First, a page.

Seasonal allergies in the pediatric population can cause sneezing, nasal congestion, runny nose, and a scratchy throat. Further, if your child has seasonal allergies, they may develop watery eyes, itchy eyes, and dark or purple circles under their eyes. These dark circles as known as "allergy shiners," because they resemble black eyes. If your child develops any of these symptoms, make an appointment with the pediatrician, who may recommend the following treatment options.
Keep Doors And Windows Closed
While some people believe that allowing fresh air to come into the home by keeping the doors and windows open when ragweed, mold, and pollen levels are high, doing so can actually worsen your child's symptoms. Because of this, keep your windows and doors closed. If you have leaky windows that are not properly sealed, pull your shades down or close your blinds or drapes.
In addition to keeping outdoor air out of your home, use an air purifier to further clear the environment from airborne particulates such as mold spores. If you notice that your child's allergy symptoms are not improving despite the aforementioned interventions, look to your dog for answers. When you let your dog outside, they may bring the allergens in from the outdoors on their paws or fur. Consequently, when your child plays with the dog, they may become symptomatic again.
Antihistamines And Saline Sprays
Your child's pediatrician may also recommend over-the-counter antihistamines to reduce their symptoms. The pediatrician may also tell you that antihistamines can cause drowsiness and dry mouth. If your child becomes drowsy after taking their antihistamine medication, have them limit their activities so they can rest. If they develop a dry mouth from the medications, remind them to drink plenty of water and avoid caffeinated drinks which can further promote oral dryness.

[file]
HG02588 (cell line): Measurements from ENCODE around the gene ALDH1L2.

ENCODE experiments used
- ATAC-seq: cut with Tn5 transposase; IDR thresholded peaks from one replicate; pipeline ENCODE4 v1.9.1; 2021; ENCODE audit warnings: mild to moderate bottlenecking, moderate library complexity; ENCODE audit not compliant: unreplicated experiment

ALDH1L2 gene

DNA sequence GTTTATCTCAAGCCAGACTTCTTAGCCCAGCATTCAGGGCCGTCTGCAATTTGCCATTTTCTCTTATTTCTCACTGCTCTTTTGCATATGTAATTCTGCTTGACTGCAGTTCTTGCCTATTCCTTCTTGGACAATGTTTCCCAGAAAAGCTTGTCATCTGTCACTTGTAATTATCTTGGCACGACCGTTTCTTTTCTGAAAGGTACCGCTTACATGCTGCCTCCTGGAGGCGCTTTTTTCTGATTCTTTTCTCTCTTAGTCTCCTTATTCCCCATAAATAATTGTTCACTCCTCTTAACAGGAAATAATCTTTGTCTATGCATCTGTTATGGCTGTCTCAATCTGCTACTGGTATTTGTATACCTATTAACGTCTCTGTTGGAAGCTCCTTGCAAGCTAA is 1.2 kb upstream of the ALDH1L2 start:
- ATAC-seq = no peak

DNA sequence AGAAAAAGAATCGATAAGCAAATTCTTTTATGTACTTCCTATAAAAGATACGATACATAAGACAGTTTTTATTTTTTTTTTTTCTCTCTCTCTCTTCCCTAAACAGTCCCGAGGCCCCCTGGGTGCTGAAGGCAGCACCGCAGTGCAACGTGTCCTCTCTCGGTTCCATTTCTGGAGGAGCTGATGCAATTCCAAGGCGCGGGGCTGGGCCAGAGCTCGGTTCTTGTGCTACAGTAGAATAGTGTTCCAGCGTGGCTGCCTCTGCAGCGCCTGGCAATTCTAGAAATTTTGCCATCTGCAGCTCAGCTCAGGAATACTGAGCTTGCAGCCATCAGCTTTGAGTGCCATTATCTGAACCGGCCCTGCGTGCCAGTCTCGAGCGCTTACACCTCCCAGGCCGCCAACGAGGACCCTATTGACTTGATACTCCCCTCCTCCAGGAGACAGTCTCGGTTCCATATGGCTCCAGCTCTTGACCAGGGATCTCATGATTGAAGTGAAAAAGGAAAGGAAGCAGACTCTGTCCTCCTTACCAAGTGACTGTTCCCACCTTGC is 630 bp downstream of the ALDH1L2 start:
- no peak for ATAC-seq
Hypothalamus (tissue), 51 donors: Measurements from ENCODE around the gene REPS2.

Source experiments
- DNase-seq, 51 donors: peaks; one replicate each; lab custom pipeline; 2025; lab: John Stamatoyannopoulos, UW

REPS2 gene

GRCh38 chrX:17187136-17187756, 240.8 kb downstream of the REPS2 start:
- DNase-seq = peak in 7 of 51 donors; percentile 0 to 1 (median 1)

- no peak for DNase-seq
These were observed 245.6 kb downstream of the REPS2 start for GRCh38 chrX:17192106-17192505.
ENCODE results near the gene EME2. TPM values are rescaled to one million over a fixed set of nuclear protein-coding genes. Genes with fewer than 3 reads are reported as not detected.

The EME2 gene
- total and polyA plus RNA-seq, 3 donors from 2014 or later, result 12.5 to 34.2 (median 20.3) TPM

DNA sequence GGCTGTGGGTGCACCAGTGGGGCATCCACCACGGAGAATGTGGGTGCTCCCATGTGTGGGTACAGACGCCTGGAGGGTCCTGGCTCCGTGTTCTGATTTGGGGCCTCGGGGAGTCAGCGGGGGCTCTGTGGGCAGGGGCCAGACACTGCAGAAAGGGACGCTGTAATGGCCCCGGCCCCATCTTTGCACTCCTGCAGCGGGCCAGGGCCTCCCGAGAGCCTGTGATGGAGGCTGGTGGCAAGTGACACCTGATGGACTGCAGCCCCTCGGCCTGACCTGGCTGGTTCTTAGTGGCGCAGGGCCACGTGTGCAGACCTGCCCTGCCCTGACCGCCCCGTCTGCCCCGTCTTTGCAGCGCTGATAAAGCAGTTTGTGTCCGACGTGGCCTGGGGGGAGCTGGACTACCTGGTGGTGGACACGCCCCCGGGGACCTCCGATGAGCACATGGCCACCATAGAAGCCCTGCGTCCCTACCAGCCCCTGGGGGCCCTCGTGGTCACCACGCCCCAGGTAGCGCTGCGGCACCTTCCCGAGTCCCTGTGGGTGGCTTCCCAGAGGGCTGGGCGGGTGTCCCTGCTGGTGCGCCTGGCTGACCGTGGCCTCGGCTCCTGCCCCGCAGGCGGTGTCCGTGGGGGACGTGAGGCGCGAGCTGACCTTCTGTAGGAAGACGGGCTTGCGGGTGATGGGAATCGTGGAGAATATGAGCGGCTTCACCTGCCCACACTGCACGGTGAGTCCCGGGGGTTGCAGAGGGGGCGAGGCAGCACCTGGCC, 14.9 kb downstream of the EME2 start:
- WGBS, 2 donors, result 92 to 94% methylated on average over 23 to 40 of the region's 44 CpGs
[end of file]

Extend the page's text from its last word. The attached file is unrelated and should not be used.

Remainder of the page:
Saline nasal sprays are frequently recommended by pediatricians for childhood seasonal allergies. The saline spray helps rinse away allergens from inside the nasal passages and it can also help reduce inflammation inside the nose so that the child can breathe better. Saline nasal sprays are available without a prescription and they typically do not cause any side effects.
If your child experiences signs and symptoms of seasonal allergies, consider the above interventions and make an appointment with the pediatrician. If the children's doctor determines that your child requires further evaluation and treatment, the pediatrician may refer the patient to a pediatric allergist for additional tests such as allergy sensitivity testing.
Speak to a pediatrician to learn more.Share